Acceptance.Healing essentially involves self-acceptance. This is not only a step, but a life-long journey. People come to therapy to change themselves, not realizing that the work is about accepting themselves. Ironically, before you can change, you have to accept the situation. As they say, “What you resist, persists.”In recovery, more about yourself is revealed that requires acceptance, and life itself presents limitations and losses to accept. This is maturity. Accepting reality opens the doors of possibility. Change then happens. New ideas and energy emerge that previously stagnated from self-blame and fighting reality. For example, when you feel sad, lonely, or guilty, instead of making yourself feel worse, you have self-compassion, soothe yourself, and take steps to feel better.Self-acceptance means that you don’t have to please everyone for fear that they won’t like you. You honor your needs and unpleasant feelings and are forgiving of yourself and others. This goodwill toward yourself allows you to be self-reflective without being self-critical. Your self-esteem and confidence grow, and consequently, you don’t allow others to abuse you or tell you what to do. Instead of manipulating, you become more authentic and assertive, and are capable of greater intimacy.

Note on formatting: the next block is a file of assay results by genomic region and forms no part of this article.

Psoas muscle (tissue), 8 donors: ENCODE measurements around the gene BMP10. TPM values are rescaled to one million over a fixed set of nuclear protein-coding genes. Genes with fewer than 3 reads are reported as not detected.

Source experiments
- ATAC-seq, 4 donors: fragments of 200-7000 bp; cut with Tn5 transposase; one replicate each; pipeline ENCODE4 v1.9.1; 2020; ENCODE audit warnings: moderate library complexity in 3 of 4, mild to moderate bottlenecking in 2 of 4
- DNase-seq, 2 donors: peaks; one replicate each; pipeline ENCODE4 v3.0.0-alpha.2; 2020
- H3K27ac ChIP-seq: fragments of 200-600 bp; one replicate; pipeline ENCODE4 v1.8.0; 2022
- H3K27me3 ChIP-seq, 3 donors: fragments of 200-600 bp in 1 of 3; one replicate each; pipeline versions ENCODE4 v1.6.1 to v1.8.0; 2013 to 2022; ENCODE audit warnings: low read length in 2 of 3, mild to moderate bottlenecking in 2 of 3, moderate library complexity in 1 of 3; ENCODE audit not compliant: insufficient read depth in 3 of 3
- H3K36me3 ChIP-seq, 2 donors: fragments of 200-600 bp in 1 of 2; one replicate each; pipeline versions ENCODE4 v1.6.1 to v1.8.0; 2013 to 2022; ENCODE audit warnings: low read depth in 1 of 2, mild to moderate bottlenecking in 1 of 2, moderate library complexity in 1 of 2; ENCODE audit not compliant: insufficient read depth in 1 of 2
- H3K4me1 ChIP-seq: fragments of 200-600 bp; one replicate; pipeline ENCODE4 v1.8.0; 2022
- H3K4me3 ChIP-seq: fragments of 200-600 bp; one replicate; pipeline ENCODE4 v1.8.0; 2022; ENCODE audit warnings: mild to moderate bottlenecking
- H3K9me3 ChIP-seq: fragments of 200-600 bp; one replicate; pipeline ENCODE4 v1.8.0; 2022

Action.Insight without action only gets you so far. In order to grow, self-awareness and self-acceptance must be accompanied by new behavior. This involves taking risks and venturing outside your comfort one. It may involve speaking up, trying something new, going somewhere alone, or setting a boundary. It also means setting internal boundaries by keeping commitments to yourself, or saying “no” to your Critic or other old habits you want to change. Instead of expecting others to meet all your needs and make you happy, you learn to take actions to meet them, and do things that give you fulfillment and satisfaction in your life.Each time you try out new behavior or take a risk, you learn something new about yourself and your feelings and needs. You’re creating a stronger sense of yourself, as well as self-confidence and self-esteem. This builds upon itself in a positive feedback loop vs. the downward spiral of codependency, which creates more fear, depression, and low self-esteem.Words are actions. They have power and reflect your self-esteem. Becoming assertive is a learning process and is perhaps the most powerful tool in recovery. Assertiveness requires that you know yourself and risk making that public. It entails setting limits. This is respecting and honoring yourself. You get to be the author of your life – what you’ll do and not do and how people will treat you.2